These mixed results necessitated a second round of testing at a local hotspot near my home off Interstate 77. I ran some quick tests at normal (450 kbps) and medium quality (650 kbps) then bounced up to high quality (1.6 mbps), which failed the first time I tried, but then worked flawlessly in several additional tests. I’m not sure why it failed initially; it certainly could have been operator error.
I can’t draw any conclusions from the Hilton Head Island tests except the obvious one; don’t try to test new gear while on vacation because you’ll rush it and end up wasting your time. From the local tests, I learned that Broadcaster can, in fact, hand off compressed data to the USB port, and that the 4G Verizon hotspot near the McDonalds at exit 14 on Interstate 77 in Virginia has excellent bandwidth and little contention; or at least it did at the date and time that I tested. Given this high quality signal, the Broadcaster did a great job encoding the video and handing it off to the Verizon modem.
What About Battery Life?
Though I didn’t test battery life when transmitting via 4G, it seemed absolutely awful, with one set of batteries seemingly wearing down with less than 10-20 minutes of testing, well under the rated one hour. So I decided to test battery life via Wi-Fi upon my return to the office, certain that it would be dismal.
However, I loaded some fresh batteries and started broadcasting while I was writing this second review, and the batteries lived about 1:55 (hour:min), encoding a medium-quality signal and transmitting it over Wi-Fi, close enough to the 2 hours claimed in the Livestream FAQ. If you have trouble sleeping one night, you can check out the whole video, watching the duration steadily increase and the batteries slowly die. Hey, it may beat counting sheep. One great feature I noticed during these tests was that Livestream reports the battery life percentage on the broadcaster’s event page, a nice feature that should help prevent unhappy surprises.
Notwithstanding these results, however, before you try your own battery-powered 4G broadcast, I would definitely run your own battery tests, and bring several sets of high-octane AA batteries to the shoot.
We had a couple of other comments to the initial review. One reader, David Okner asked “Can you test inputting 1080p and converting it down to 720p? The device says it does not take 1080p input but my cameras only output 1080p.”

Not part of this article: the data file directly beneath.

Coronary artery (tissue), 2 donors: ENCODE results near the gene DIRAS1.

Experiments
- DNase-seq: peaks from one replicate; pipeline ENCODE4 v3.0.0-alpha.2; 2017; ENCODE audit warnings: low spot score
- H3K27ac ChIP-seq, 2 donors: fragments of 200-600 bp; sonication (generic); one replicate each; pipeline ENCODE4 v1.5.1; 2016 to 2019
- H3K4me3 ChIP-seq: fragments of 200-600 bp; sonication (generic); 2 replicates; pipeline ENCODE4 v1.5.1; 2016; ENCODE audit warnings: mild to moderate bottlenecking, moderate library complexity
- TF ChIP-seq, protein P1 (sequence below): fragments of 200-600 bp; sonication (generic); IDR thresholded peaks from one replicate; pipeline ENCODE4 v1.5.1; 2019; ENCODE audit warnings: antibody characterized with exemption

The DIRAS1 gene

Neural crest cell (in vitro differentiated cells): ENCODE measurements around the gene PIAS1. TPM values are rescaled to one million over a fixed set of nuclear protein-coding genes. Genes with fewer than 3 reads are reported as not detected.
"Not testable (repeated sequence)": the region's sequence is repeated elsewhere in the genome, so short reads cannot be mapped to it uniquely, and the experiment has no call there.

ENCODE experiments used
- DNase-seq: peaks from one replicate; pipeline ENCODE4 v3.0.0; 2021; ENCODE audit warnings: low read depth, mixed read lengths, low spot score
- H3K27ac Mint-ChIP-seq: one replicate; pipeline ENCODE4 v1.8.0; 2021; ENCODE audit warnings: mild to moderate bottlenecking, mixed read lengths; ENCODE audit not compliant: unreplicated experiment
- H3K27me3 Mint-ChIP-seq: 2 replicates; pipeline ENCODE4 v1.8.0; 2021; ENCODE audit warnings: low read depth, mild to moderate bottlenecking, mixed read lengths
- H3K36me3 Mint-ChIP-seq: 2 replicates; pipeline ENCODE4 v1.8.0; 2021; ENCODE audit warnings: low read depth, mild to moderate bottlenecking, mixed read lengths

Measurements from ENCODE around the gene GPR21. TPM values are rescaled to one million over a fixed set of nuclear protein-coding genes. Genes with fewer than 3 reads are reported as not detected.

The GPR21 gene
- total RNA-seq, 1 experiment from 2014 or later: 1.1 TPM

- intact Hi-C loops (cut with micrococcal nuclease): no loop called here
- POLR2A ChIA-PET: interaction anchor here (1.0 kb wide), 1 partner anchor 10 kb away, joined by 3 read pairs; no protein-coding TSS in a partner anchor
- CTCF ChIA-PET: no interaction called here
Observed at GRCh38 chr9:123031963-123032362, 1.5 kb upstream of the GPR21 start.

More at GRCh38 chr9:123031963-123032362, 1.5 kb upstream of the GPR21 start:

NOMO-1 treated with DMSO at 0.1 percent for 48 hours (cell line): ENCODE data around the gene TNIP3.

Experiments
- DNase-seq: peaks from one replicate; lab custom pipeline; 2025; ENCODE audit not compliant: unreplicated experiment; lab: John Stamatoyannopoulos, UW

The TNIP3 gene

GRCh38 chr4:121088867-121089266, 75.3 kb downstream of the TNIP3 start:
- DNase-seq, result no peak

I couldn’t support 720p output in my office testing because I didn’t have sufficient outbound bandwidth. However, I did test 1080p input via HDMI to medium quality, which is 768×432. Though the specs do indicate support for 1080i (and not 1080p), the unit did seem to work just fine in a video that you can see here. Sorry about not shutting the fan off in the background; it’s been a hot summer in the south.
I asked Livestream about this, and my contact replied “1080p might work for a while, but after longer periods of time there will be issues. We tested this, but after a while they all caused issues. So it recognizes some of the 1080p formats, but it’s not officially supported.”
The bottom line, I wouldn’t try a 1080p signal for a mission-critical broadcast.
Another user on the advanced Streaming Media mail list, asked if the reset button worked, which is necessary to “unpair” the Broadcaster from one Livestream Account so you can broadcast to another. This worked fine; press the reset button for 10 seconds or so and the lights will all come on. Release the reset button and the unit will reset.
I’ve now returned the unit, so no additional ad hoc testing will be possible.
Several of the videos shot during my testing have now frozen up and won’t play, including some videos at some of the links provided in the article. Livestream is aware of the problem and states that it impacts only a very small percentage of their videos, with about “30 clips” reported as problems. Livestream expects the problem to be fixed in the short term. Sorry for the inconvenience.